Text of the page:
The procedure then analyzes the annotated basic block flow graph (block 208). Basic blocks from the program image are grouped into bins based on the annotated basic block flow graph (block 210). Finally, the procedure generates a scheduling table containing one or more scheduling points associated with the program image (block 212).
A scheduling point placement module 308 is coupled to bin creator 306 and annotated basic block flow graph 304. Scheduling point placement module 308 computes a frequency distribution from annotated basic flow graph 304, places the basic blocks into the bins to reduce switching between different bins, and creates a list of scheduling points, one such point for each exit point of each bin. Additional details regarding the operation of scheduling point placement module 308 are provided below.
A scheduling table creator 310 is coupled to scheduling point placement module 308 and annotated basic block flow graph 304. Scheduling table creator 310 creates a scheduling table associated with the program image. The scheduling table lists each scheduling point where execution should call into the drafting scheduler. The scheduling table transforms the data describing the target basic block at a scheduling point into a bin number and an entry point for the target bin. This information is used to block the thread on the appropriate scheduling queue, as described below.
Procedure 400 continues by computing a transition frequency distribution from the annotated basic block flow graph (block 406). This distribution expresses the frequency with which each transition leaving the current basic block will be followed. These frequencies are used in the block placement process.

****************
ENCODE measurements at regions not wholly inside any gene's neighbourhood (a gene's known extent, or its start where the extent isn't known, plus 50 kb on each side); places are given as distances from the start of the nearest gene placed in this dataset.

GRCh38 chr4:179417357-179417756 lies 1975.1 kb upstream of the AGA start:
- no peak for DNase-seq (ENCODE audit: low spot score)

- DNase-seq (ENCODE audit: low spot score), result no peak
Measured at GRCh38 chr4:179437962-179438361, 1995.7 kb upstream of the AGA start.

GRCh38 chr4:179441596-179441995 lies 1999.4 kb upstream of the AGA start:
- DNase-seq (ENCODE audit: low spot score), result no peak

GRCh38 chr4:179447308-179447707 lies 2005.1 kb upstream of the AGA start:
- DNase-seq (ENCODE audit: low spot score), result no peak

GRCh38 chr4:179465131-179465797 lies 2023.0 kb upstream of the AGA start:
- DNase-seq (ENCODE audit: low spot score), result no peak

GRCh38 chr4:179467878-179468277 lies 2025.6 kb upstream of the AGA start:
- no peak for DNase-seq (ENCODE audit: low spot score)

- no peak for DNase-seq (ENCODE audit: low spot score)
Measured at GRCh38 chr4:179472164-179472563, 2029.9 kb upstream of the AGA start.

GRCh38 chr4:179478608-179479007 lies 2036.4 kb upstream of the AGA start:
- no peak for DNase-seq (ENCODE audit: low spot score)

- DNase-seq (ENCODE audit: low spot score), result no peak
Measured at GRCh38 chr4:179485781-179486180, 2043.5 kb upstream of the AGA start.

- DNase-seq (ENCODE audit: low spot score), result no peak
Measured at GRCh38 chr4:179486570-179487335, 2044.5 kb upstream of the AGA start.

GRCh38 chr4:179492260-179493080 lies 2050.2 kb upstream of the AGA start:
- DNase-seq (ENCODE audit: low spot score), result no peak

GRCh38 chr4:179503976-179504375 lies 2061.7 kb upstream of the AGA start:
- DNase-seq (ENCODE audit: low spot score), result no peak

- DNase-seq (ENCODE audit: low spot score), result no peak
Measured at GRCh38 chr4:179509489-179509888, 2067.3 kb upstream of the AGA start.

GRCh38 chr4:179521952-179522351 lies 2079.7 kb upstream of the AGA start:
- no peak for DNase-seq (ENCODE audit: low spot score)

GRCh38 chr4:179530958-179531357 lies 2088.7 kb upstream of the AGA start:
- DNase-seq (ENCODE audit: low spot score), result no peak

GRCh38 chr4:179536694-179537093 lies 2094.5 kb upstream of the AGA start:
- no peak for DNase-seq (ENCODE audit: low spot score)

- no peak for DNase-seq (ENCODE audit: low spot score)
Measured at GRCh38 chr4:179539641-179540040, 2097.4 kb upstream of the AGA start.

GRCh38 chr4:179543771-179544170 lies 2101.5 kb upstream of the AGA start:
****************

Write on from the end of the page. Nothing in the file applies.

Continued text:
In a particular embodiment, the basic flow graph 106 is created by first determining the number of basic blocks (n) in a program. Then, a “directed graph” on n vertices is created (with one vertex per basic block) to represent the possible execution paths. This graph is created in the following manner. The basic blocks are selected one-at-a-time (in some arbitrary order) and processed as follows: for each exit point associated with the currently selected block X, its destination block Y is identified, and an arc is drawn from the vertex associated with block X to the vertex associated with block Y. Thus, in the end, the number of arcs leaving each vertex in the graph is equal to the number of exit points of the associated basic block.
The benchmarking module 108 performs a “benchmarking” process that identifies the number of times the program arrived at each exit point during its execution. Since each exit point has a uniquely determined destination, it is possible to determine the number of times each arc in the directed graph was traversed during the benchmarking process. Thus, the arcs of the directed graph can be annotated with the number of times each arc was traversed during the benchmarking process. Specifically, a value T(A), where A is the arc number, is assigned to each arc, equal to the number of times the arc was traversed during the benchmark process. Moreover, by summing the values of T(A) on those arcs pointing to a given block, it is possible to determine the number of times the block was executed.